It has been truly shocking to learn that a police force lost a recording of an alleged rape victim’s interview and had no way of discovering whether it had or hadn’t been sent on to another force.
Humberside Police has quite rightly been hit by a £130,000 fine by the Information Commissioner’s Office (ICO) for the error, which could have far reaching consequences.
The highly sensitive information had been left on a police officer’s desk before it disappeared
The discs had not been encrypted, meaning information including the alleged victim’s name, date of birth and signature, as well as details about the alleged rape itself, the victim’s mental health and the suspect’s name and address, were not protected.
The envelope including the case information had been due to be posted to another police force in the Teeside area where the alleged offence had happened.
It never arrived though, and such was the substandard audit trail at the Humberside force the package was not only lost, but it is wasn’t even able to be established if it had ever even be posted in the first place as intended.
The ICO found Humberside Police had failed to maintain a detailed audit trail and that the Protecting Vulnerable People unit within the force failed to adhere to its Information Security Policy in relation to removable media recording and information.
Deputy Chief Constable Chris Rowley says the force ‘deeply regrets’ the error and has apologised ‘unreservedly’. He said the force understands it has been an extremely difficult situation for the alleged victim, who has now said she cannot face giving evidence again.
In our work representing people in actions against the police, our team at Hudgell Solicitors have had a number of successful claims against other forces in which there have been very similar circumstances with regards to management of sensitive information.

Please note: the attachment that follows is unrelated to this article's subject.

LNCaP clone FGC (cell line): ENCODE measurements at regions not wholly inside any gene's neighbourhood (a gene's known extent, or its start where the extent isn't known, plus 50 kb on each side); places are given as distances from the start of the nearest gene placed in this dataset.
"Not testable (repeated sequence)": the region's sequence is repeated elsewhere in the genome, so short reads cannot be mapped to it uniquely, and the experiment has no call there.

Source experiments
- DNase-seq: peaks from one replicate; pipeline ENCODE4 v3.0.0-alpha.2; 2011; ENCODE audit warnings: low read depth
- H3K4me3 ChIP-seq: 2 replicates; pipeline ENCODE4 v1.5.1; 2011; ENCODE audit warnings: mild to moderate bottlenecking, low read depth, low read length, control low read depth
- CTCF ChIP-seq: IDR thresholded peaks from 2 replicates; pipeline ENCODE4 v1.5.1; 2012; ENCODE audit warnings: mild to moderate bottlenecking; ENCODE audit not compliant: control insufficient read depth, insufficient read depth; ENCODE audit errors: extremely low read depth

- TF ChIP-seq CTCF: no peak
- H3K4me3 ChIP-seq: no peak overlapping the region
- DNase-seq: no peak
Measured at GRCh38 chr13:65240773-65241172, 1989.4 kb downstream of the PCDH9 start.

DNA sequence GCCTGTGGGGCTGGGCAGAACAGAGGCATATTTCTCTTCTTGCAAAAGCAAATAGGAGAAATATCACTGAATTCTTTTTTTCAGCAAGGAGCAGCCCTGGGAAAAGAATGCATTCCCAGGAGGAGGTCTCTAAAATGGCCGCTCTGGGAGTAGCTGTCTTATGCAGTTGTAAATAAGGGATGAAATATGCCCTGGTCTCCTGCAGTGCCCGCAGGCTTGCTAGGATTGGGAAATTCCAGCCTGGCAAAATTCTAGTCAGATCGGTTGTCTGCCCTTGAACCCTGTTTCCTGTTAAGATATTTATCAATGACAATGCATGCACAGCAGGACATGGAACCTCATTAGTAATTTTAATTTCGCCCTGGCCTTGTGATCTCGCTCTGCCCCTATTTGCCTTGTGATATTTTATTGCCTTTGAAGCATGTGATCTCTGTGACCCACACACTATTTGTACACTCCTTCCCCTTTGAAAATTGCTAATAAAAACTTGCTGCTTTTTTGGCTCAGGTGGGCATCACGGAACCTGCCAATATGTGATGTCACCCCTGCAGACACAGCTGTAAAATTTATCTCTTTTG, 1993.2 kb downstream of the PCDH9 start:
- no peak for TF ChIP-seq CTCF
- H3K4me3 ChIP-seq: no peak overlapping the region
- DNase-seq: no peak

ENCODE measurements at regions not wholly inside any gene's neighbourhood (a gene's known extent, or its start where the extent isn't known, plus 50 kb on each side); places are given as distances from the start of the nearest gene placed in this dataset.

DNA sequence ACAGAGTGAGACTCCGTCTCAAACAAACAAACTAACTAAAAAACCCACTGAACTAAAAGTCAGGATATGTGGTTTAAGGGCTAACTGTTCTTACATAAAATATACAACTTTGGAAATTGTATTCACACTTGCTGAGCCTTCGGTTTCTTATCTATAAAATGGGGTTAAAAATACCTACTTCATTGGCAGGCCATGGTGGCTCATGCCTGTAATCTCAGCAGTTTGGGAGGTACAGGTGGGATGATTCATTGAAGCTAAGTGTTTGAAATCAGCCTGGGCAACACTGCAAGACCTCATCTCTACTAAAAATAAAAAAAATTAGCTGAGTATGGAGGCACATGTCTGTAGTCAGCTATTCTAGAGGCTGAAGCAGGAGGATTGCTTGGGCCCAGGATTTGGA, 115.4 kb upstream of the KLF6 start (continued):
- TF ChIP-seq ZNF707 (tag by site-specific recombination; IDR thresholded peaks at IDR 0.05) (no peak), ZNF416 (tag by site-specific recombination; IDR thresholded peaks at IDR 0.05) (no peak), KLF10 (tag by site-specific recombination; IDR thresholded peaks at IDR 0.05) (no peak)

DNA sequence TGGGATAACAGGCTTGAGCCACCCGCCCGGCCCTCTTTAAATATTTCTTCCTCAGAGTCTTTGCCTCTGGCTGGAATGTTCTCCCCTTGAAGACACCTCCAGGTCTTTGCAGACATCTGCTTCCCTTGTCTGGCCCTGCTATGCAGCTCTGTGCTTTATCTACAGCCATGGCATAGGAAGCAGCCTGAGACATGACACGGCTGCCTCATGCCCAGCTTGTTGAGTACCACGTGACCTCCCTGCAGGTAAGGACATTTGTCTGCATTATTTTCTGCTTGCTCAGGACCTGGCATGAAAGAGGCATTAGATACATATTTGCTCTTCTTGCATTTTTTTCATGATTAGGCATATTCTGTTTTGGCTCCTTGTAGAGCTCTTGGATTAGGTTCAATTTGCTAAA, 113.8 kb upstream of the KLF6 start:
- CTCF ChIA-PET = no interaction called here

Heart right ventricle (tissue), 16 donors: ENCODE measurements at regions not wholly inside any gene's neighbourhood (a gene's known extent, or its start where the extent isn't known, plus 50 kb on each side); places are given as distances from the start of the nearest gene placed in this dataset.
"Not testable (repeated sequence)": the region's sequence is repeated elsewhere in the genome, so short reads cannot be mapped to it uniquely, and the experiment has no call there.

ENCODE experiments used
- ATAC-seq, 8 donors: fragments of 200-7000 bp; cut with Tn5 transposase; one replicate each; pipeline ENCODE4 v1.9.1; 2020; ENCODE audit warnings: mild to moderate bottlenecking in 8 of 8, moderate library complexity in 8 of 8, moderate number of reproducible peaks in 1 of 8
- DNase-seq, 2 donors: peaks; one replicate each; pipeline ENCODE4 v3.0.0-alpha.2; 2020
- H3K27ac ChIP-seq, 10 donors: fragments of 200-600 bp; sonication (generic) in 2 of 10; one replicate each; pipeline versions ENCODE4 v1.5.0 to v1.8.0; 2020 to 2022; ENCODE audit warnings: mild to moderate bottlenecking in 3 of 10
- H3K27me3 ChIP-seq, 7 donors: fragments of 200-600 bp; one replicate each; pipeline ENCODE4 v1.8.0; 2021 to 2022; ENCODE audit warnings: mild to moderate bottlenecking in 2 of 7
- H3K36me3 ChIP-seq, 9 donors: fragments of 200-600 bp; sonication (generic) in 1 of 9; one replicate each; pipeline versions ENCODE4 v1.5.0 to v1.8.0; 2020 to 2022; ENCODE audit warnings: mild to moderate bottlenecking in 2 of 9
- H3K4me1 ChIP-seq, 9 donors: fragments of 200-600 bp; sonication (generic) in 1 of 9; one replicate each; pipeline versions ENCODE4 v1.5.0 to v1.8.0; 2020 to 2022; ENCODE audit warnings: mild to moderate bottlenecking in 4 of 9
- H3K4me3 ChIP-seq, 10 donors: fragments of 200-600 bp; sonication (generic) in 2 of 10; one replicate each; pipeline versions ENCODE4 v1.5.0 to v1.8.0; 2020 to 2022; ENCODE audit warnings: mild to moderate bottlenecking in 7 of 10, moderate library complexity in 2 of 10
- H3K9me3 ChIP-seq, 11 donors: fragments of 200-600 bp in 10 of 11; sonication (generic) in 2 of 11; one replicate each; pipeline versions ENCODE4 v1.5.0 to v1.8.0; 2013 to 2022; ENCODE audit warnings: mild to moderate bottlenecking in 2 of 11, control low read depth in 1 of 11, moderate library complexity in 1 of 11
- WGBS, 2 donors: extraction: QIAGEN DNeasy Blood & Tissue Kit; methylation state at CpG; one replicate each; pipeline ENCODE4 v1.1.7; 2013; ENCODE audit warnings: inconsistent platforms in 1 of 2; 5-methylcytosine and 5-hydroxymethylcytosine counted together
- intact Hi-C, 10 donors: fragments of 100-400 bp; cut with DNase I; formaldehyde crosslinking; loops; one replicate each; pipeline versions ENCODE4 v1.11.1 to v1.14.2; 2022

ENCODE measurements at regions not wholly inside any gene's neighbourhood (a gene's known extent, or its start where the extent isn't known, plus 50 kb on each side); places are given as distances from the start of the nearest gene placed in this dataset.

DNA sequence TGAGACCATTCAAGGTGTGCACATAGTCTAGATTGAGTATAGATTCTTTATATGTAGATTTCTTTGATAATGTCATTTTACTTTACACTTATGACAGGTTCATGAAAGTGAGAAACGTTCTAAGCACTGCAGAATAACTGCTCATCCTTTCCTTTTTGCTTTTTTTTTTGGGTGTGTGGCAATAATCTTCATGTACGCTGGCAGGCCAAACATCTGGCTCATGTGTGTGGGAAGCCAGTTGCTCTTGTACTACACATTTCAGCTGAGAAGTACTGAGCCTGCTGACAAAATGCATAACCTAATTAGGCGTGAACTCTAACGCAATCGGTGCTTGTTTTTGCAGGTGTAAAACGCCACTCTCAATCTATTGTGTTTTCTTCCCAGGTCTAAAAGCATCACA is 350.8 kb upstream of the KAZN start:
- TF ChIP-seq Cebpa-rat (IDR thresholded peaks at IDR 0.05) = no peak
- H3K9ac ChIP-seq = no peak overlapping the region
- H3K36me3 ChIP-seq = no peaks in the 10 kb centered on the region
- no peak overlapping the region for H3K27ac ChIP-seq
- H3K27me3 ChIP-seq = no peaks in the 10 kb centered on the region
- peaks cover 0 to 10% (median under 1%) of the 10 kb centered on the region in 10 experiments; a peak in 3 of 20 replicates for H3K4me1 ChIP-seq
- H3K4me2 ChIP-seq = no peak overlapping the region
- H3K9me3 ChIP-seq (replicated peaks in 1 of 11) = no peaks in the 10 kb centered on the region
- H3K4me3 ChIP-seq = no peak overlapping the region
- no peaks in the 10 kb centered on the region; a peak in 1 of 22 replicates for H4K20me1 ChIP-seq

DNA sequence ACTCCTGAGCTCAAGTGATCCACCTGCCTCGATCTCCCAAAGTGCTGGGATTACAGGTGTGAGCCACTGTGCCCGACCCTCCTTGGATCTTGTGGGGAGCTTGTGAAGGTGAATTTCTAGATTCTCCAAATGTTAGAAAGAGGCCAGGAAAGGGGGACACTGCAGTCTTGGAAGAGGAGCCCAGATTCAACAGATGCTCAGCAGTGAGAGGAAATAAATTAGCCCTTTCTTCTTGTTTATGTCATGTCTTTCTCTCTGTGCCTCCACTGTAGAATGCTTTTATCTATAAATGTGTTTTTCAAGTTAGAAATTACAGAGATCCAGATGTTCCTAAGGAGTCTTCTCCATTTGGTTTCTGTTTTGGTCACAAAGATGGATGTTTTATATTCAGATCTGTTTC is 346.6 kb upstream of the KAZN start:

When something like this happens, an apology is simply not enough. Serious questions have to be asked and answered. Lessons must be learned.
Case suggests lack of care and procedure even with regards to most serious allegations
Given our work also sees our solicitors support many victims of sexual assault and abuse, we know that making an allegation such as sexual assault or rape is something many victims find incredibly difficult to do.
It is therefore paramount that they not only feel that they will be listened to and understood, but also protected by our police forces.
This case undermines that crucial level of trust and suggests a lack of professionalism and care, even when handling the most serious and sensitive of cases.
It begs the obvious question of how other cases are handled across the force, and how often such sensitive information relating to victims and alleged crimes is not being properly protected.
There now needs to be a full internal investigation at the force with regards to the procedures and policies in place for handling such sensitive information. Those responsible for the failings in this case must also be held to account.
It is too serious of a matter to simply be dealt with through a public apology.
The alleged victim has now told the Hull Daily Mail that the matter has left her feeling guilty, as she now feels unable to face going through the traumatic ordeal of speaking to officers to give her evidence again.
That means not only do we have a situation where an alleged victim has been badly let down in terms of the duty of care owed to her by the force with regard to protecting her identity, but also the possibility that potentially dangerous person has not been brought to justice, leaving others at risk.